The designer of a proposed Khmer Rouge memorial, the sculptor Séra, is determined it should be placed at ‘a crossroads of history, of destiny, of time’. Emily Wight reports on the new plans to commemorate Cambodia’s painful history.
PhouSéra Ing, better known as Séra, was 13 years old when he stood at the crossroads in front of the French embassy and witnessed black-clad Khmer Rouge soldiers marching into Phnom Penh, guns in hand, forcing residents to flee and begin a new life in the countryside. Upon telling his father that he saw the soldiers, he received a slap around the face. “It’s taken me 30 years to get over that,” he said, adding: “I’ll never know exactly why my father slapped me. Confusion? emotion? anger? A desire to, in his own way, prepare me for what lay ahead? To wake me from innocence? I lost my childhood on that day, April 17, 1975. All of us did.”
While Séra, his siblings and their mother, who was French, took refuge in the embassy and later escaped to Thailand and France, his father, who was Cambodian, was refused entry. The regime would go on to kill some two million, including Sera’s father, who was executed in 1978.
Séra’s memory of April 17, 1975 is crucial to the new plans to build a memorial sculpture to Khmer Rouge victims and survivors. While the proposed sculpture, entitled À Ceux Qui Ne Sont Plus Là (: For Those Who Are No Longer Here), has been given the go-ahead by both the French embassy, which has agreed to pay half the cost, and the City Hall, the embassy location hasn’t been officially approved.
But for the 52-year-old, who is famous for his graphic novels such as Impasse et Rouge, L’Eau et la Terre and Lendemains de Cendres, which depict life during and after the genocide, the French embassy is the best place for the memorial.
Speaking from his home in Paris, where he has lived since 1975, Séra said: “The intersection is very symbolic: masses of people leaving, going towards the roads where they would be sent to forced labour camps. It’s a crossroads of history, of destiny, of time.”
He added: “We will try all efforts to have it placed at this intersection.”
Séra said that the memorial, which is expected to cost between $90,000 to $120,000 and will be made from bronze, will serve as a public, commemorative space for Cambodians to remember their shared tragedy.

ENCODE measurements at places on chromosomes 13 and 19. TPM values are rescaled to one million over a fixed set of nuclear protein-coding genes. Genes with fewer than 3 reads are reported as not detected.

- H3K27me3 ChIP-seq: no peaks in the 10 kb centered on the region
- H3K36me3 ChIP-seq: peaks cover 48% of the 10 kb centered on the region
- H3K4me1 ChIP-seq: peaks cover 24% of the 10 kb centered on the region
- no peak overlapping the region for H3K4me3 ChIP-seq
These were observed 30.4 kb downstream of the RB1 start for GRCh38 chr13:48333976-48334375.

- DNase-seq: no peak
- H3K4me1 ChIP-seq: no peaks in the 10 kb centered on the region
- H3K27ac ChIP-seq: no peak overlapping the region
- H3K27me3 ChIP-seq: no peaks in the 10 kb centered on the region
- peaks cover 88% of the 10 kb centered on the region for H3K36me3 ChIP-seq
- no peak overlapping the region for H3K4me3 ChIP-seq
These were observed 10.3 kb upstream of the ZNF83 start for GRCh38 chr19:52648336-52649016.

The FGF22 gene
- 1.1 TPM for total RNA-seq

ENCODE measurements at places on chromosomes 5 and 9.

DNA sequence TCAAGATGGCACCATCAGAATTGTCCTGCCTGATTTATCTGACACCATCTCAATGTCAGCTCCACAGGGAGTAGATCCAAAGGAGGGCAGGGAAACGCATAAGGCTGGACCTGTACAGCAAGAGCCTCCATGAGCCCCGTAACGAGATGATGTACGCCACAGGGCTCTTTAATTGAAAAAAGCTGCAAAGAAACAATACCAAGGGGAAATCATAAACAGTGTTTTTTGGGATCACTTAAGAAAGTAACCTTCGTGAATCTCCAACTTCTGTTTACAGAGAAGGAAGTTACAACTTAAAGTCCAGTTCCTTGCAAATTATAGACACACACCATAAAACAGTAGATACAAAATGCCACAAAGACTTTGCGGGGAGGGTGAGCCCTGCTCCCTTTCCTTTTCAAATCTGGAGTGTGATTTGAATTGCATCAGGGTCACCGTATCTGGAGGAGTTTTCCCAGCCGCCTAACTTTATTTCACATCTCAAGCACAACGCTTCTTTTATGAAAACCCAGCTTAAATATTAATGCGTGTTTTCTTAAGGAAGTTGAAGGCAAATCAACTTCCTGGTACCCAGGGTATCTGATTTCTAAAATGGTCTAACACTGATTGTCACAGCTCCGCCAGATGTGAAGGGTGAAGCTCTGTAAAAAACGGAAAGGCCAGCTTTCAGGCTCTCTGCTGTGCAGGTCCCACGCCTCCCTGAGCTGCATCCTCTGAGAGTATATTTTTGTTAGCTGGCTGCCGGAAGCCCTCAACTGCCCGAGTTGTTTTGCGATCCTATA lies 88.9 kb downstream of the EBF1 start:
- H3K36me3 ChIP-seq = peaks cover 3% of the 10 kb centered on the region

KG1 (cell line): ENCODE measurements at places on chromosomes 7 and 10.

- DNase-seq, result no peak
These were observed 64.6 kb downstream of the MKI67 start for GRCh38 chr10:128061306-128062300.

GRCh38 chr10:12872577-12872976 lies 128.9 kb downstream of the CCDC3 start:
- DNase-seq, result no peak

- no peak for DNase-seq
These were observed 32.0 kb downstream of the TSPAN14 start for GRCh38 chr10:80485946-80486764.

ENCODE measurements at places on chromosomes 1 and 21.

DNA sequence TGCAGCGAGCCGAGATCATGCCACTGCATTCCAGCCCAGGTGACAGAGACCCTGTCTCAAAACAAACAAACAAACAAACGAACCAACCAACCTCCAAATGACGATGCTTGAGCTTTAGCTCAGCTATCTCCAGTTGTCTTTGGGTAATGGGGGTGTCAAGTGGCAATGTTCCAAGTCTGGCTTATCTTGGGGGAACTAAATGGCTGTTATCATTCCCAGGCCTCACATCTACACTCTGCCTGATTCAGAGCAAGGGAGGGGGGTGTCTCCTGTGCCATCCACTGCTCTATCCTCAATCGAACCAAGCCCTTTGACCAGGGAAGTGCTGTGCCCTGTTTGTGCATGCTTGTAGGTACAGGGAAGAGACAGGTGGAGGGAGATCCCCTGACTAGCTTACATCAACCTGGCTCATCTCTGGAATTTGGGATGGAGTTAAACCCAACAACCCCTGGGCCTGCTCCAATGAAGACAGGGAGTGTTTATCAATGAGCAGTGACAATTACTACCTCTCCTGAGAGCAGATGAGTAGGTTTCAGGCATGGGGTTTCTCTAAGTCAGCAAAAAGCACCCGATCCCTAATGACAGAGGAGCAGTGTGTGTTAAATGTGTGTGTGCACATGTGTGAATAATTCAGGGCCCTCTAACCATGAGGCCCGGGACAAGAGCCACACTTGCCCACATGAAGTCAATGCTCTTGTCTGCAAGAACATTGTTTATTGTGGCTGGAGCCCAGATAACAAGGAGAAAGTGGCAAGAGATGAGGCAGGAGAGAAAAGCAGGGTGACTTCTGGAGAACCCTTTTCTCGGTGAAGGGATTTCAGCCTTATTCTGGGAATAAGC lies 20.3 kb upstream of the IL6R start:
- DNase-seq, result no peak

The memorial will be made up of six pieces of sculpture, centred around a large human-like form, between three and four metres high. Around this sculpture will be four smaller forms of about two metres, and behind it, a large wall.
He explained that the sculptures, which have bodily parts such as heads and limbs missing, are not supposed to be represent anybody in particular; it’s not even clear whether they are men or women.
“These figures are symbolic, which allows them to speak to and beyond individual identity. They are recounting and expressing the convulsions of time and suffering endured by the victims of the Khmer Rouge period,” he said.
Séra added that the sculptures’ missing limbs had a double meaning. He said that their mutilation is indicative of the Khmer Rouge’s attempts to break human beings and their identities: “By representing figures without heads, without arms, I speak of this mutilation of the mind and spirit as well as the body.”
In addition, the missing limbs reflect a common feature in Khmer statues. He said: “What is left to us today of the ancient statues are more often than not without heads, without arms. The significance of these figures, therefore, resides in their duality evoking Khmer memory and history, of this century and of centuries past.”
Séra believes that while families and individuals can commemorate their ancestors privately at memorial stupas in their homes and in the pagoda, there is currently no public space for Cambodians to come together and mourn the victims of the genocide. The public, including Cambodians, have to pay to enter Tuol Sleng and Choeung Ek, a policy which he called “an aberration”.
He added: “They are tragic, horrific places, where one is more quickly plunged into sadness than brought to a feeling of reconciliation and peaceful remembrance of loved ones. I cannot, and the average Khmer cannot go to these places and honour the memory of loved ones.”
Behind Séra is the Anvaya Association, a diaspora organisation launched in 2009, which received legal association status in November last year. Serving as a support network for Cambodian returnees, its central team in Phnom Penh is working with Séra to campaign for the memorial to be built, fundraising for the second half of the cost, and partnering with the embassy.
“We want this project to remain Cambodian-led, even if initiated with the support of the French authorities,” said Ke Bin Soreasmey, president of Anvaya.
The next step lies with the Khmer Rouge Tribunal.
Although not necessarily needed to start building, the Anvaya Association believes it is important to have the tribunal’s approval out of respect, Soreasmey said.
He continued that this is expected by the summer, adding: “We are willing for this project to be recognised by the tribunal, as this will give us a real legitimacy. But even if we do not have this recognition we will do it.”
Youk Chhang, director at the Documentation Center of Cambodia (DC-Cam), said he “wholeheartedly” supports Séra’s memorial: “It’s the wish for people in Cambodia, not just Sera, but all of us, that we must heal and move on.”
Chhang is working on creating a memorial to the women who lived through the Khmer Rouge regime. He has the permission from the relevant authorities, he said, but is still seeking a designer.
It’s crucial for Cambodians to remember the human rights abuses suffered during the Khmer Rouge regime, Chhang added: “It’s who you are. How can you not deal with the past? If you cannot have adequate memory, how can you move on? You’ll be incomplete.”